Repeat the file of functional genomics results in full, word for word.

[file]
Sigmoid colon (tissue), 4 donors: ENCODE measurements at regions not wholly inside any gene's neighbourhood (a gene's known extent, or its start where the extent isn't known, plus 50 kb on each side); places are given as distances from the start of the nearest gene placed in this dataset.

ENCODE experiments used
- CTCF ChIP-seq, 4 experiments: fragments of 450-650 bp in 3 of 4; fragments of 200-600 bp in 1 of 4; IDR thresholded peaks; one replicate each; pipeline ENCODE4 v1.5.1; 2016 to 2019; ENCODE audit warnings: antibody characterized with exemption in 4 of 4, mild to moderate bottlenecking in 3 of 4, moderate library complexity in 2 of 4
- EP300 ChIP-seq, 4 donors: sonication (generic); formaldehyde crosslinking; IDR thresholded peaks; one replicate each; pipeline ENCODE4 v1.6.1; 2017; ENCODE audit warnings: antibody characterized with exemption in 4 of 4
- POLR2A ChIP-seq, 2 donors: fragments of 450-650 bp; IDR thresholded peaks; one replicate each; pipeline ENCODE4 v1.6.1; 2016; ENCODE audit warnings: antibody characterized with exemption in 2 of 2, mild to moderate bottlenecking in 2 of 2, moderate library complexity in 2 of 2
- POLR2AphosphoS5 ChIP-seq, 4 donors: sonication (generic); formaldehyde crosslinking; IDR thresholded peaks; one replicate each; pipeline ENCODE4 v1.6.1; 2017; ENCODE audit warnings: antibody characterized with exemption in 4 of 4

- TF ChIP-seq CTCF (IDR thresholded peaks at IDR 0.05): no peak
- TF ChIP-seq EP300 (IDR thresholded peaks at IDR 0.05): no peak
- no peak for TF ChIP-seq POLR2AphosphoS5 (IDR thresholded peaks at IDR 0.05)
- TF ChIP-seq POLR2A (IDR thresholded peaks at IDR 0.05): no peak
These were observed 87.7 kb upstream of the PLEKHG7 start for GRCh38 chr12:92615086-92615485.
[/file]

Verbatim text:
Sigmoid colon (tissue), 4 donors: ENCODE measurements at regions not wholly inside any gene's neighbourhood (a gene's known extent, or its start where the extent isn't known, plus 50 kb on each side); places are given as distances from the start of the nearest gene placed in this dataset.

ENCODE experiments used
- CTCF ChIP-seq, 4 experiments: fragments of 450-650 bp in 3 of 4; fragments of 200-600 bp in 1 of 4; IDR thresholded peaks; one replicate each; pipeline ENCODE4 v1.5.1; 2016 to 2019; ENCODE audit warnings: antibody characterized with exemption in 4 of 4, mild to moderate bottlenecking in 3 of 4, moderate library complexity in 2 of 4
- EP300 ChIP-seq, 4 donors: sonication (generic); formaldehyde crosslinking; IDR thresholded peaks; one replicate each; pipeline ENCODE4 v1.6.1; 2017; ENCODE audit warnings: antibody characterized with exemption in 4 of 4
- POLR2A ChIP-seq, 2 donors: fragments of 450-650 bp; IDR thresholded peaks; one replicate each; pipeline ENCODE4 v1.6.1; 2016; ENCODE audit warnings: antibody characterized with exemption in 2 of 2, mild to moderate bottlenecking in 2 of 2, moderate library complexity in 2 of 2
- POLR2AphosphoS5 ChIP-seq, 4 donors: sonication (generic); formaldehyde crosslinking; IDR thresholded peaks; one replicate each; pipeline ENCODE4 v1.6.1; 2017; ENCODE audit warnings: antibody characterized with exemption in 4 of 4

- TF ChIP-seq CTCF (IDR thresholded peaks at IDR 0.05): no peak
- TF ChIP-seq EP300 (IDR thresholded peaks at IDR 0.05): no peak
- no peak for TF ChIP-seq POLR2AphosphoS5 (IDR thresholded peaks at IDR 0.05)
- TF ChIP-seq POLR2A (IDR thresholded peaks at IDR 0.05): no peak
These were observed 87.7 kb upstream of the PLEKHG7 start for GRCh38 chr12:92615086-92615485.